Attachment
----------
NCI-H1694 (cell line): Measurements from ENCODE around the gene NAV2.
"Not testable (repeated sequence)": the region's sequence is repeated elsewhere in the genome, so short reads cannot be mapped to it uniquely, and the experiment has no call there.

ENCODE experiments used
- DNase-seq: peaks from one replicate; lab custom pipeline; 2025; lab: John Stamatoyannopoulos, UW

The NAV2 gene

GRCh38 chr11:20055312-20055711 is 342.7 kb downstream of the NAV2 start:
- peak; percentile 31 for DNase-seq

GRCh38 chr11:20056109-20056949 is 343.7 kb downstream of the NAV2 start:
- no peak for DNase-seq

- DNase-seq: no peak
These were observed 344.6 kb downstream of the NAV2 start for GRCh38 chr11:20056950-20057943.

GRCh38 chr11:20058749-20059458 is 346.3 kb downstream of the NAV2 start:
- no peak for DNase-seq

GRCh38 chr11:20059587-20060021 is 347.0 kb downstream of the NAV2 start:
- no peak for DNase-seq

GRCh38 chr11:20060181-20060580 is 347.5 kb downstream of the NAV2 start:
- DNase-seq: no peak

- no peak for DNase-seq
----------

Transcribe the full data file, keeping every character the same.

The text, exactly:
NCI-H1694 (cell line): Measurements from ENCODE around the gene NAV2.
"Not testable (repeated sequence)": the region's sequence is repeated elsewhere in the genome, so short reads cannot be mapped to it uniquely, and the experiment has no call there.

ENCODE experiments used
- DNase-seq: peaks from one replicate; lab custom pipeline; 2025; lab: John Stamatoyannopoulos, UW

The NAV2 gene

GRCh38 chr11:20055312-20055711 is 342.7 kb downstream of the NAV2 start:
- peak; percentile 31 for DNase-seq

GRCh38 chr11:20056109-20056949 is 343.7 kb downstream of the NAV2 start:
- no peak for DNase-seq

- DNase-seq: no peak
These were observed 344.6 kb downstream of the NAV2 start for GRCh38 chr11:20056950-20057943.

GRCh38 chr11:20058749-20059458 is 346.3 kb downstream of the NAV2 start:
- no peak for DNase-seq

GRCh38 chr11:20059587-20060021 is 347.0 kb downstream of the NAV2 start:
- no peak for DNase-seq

GRCh38 chr11:20060181-20060580 is 347.5 kb downstream of the NAV2 start:
- DNase-seq: no peak

- no peak for DNase-seq